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Many of the studies surrounding CBD have been conducted using animals or small sample sizes (whereas tried-and-true ingredients like salicylic acid have been proven safe and effective over a long period). The research on CBD is so slow and limited. Why is this? That brings us to the next challenge.

Legal Hurdles

Currently, the legality of CBD oil is in flux. While hemp-derived CBD oil is legal in all 50 states because it produces no psychoactive effects, marijuana-derived CBD oil has tighter restrictions.

The federal government has not yet legalized CBD and it continues to be classified as a serious drug. The legal hurdles surrounding CBD make some researchers avoid the subject out of fear of losing government grants.

Unregulated Products

Another major caveat to using CBD oil products for your skin is the potential waste of money. The FDA has warned the public that it doesn’t actively regulate cannabis products. This means that the CBD tincture or cream you purchased may not be effective or safe.

In order to treat rare forms of epilepsy, the FDA has thus far only approved one CBD drug. You need to be careful with which CBD oil products you buy.  At least until additional drugs are approved and/or greater oversight is provided.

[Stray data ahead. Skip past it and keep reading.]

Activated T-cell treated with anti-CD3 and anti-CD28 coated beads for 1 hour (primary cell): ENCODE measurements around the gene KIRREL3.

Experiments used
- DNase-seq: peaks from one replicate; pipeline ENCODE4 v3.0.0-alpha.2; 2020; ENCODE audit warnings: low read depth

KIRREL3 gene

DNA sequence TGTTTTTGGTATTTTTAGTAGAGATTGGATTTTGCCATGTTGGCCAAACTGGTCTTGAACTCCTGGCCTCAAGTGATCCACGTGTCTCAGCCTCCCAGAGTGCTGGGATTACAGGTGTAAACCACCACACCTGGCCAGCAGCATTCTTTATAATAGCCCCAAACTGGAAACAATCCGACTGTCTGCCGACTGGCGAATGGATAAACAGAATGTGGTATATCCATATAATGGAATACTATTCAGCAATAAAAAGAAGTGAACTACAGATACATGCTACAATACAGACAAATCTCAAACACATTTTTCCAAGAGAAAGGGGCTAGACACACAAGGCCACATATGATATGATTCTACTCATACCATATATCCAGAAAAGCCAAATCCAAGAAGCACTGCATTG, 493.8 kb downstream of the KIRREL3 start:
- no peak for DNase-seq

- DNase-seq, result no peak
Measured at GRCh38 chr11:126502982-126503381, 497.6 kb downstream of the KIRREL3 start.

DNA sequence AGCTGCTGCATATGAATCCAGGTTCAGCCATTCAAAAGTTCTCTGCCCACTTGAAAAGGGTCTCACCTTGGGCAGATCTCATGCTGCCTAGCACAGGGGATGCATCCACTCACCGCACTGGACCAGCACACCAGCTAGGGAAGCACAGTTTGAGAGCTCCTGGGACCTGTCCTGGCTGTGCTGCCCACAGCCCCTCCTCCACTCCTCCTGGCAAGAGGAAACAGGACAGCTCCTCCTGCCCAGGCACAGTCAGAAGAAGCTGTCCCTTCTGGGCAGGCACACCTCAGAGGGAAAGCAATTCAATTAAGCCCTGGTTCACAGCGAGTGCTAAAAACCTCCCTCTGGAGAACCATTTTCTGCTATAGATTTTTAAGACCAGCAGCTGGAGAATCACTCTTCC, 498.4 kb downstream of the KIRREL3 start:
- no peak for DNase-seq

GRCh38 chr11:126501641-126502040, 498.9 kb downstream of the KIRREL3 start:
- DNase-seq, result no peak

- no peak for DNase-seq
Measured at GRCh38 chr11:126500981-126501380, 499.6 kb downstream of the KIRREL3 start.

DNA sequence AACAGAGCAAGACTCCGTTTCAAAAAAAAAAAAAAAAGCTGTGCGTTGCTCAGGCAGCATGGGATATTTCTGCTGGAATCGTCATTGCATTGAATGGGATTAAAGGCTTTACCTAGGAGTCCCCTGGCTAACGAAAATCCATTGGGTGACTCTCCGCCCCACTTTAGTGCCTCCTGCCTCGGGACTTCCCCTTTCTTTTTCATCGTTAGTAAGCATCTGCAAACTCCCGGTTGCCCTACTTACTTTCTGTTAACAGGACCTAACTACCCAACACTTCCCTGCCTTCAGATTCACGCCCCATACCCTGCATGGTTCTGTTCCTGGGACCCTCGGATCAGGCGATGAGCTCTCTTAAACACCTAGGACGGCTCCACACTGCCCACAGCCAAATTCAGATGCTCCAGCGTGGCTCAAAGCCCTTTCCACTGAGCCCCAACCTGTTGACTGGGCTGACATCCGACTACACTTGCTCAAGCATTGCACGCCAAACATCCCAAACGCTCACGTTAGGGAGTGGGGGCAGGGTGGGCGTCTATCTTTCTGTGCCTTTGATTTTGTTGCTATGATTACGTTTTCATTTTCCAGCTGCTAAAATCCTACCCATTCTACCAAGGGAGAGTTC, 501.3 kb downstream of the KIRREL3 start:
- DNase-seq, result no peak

Bottom Line

More people want a natural remedy for their chronic skin conditions. While CBD oil has shown promise in the treatment of acne, psoriasis, and eczema, it shouldn’t be considered a viable replacement for your current skincare regimen.

If you decide to supplement your skincare routine with CBD oil, be sure to vet the CBD companies thoroughly. Because the FDA doesn’t closely regulate the cannabis industry, companies can easily make unproven claims and take advantage of consumers.

Akin Tosyali

Akin Tosyali

Akin Tosyali serves as the Director of Digital Marketing for Tiege Hanley and oversees all digital marketing activities from the Chicago headquarters. Before joining Tiege Hanley, Akin was VP of Marketing for a staffing agency, and Sr. Dir. of Digital for Grainger, 9th largest e-tailer in the U.S. Akin loves sailing, grilling, and building things with his family. Their last project was building an X-wing shaped bike trailer because it is a much cooler way to arrive to the neighborhood pool. Name of his rescue dog is Chewbacca.